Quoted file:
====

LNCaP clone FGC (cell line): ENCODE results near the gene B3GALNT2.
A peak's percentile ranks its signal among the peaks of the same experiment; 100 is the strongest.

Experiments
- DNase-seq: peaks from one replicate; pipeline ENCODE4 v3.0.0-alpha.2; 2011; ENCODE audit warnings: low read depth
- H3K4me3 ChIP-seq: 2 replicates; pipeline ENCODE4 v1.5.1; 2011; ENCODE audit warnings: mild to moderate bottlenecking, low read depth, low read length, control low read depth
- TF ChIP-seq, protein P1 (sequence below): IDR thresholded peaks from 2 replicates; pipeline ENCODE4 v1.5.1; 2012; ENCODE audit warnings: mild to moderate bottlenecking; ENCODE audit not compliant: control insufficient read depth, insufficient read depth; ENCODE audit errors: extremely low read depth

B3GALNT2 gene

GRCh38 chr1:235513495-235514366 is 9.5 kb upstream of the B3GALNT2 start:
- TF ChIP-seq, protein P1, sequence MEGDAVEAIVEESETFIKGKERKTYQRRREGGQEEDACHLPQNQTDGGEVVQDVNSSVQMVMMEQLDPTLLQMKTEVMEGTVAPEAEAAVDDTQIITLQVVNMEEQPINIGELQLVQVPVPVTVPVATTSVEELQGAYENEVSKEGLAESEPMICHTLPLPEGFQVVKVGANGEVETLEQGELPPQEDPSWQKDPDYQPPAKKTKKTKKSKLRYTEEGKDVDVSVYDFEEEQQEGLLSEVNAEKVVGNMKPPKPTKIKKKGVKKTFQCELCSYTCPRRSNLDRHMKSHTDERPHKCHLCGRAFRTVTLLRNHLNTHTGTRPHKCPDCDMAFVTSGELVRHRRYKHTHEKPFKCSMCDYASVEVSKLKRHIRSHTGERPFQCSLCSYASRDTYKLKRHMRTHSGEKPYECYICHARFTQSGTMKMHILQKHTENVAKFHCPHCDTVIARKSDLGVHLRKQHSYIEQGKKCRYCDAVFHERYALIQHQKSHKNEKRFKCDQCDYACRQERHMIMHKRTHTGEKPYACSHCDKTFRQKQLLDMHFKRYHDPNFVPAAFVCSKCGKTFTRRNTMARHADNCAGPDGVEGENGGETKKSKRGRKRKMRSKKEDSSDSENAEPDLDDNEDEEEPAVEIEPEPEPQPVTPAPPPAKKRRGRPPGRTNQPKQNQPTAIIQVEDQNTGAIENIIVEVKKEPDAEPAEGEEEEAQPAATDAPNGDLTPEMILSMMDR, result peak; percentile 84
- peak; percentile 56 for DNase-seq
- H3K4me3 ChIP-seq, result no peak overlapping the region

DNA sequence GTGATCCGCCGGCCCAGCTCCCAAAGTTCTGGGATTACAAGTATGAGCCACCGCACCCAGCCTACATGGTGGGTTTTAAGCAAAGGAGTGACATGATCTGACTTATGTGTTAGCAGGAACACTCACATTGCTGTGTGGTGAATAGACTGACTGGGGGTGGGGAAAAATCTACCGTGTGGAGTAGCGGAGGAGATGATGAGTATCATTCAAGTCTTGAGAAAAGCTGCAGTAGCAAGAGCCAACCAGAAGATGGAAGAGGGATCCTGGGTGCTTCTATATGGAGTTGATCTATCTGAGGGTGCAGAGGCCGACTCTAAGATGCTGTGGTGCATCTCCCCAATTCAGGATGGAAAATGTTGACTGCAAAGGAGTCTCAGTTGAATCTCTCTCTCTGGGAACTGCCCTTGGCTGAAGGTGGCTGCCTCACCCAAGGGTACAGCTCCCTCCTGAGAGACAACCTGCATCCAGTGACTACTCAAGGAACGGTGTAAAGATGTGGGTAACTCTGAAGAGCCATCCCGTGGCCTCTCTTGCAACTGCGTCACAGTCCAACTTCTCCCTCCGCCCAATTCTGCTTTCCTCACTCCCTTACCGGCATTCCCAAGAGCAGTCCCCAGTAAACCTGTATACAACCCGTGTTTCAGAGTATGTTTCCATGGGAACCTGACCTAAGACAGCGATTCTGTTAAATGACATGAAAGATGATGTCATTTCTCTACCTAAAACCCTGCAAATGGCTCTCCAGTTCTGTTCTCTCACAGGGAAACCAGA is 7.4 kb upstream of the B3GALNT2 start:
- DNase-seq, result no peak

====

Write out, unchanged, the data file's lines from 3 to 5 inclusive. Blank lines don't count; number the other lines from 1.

Experiments
- DNase-seq: peaks from one replicate; pipeline ENCODE4 v3.0.0-alpha.2; 2011; ENCODE audit warnings: low read depth
- H3K4me3 ChIP-seq: 2 replicates; pipeline ENCODE4 v1.5.1; 2011; ENCODE audit warnings: mild to moderate bottlenecking, low read depth, low read length, control low read depth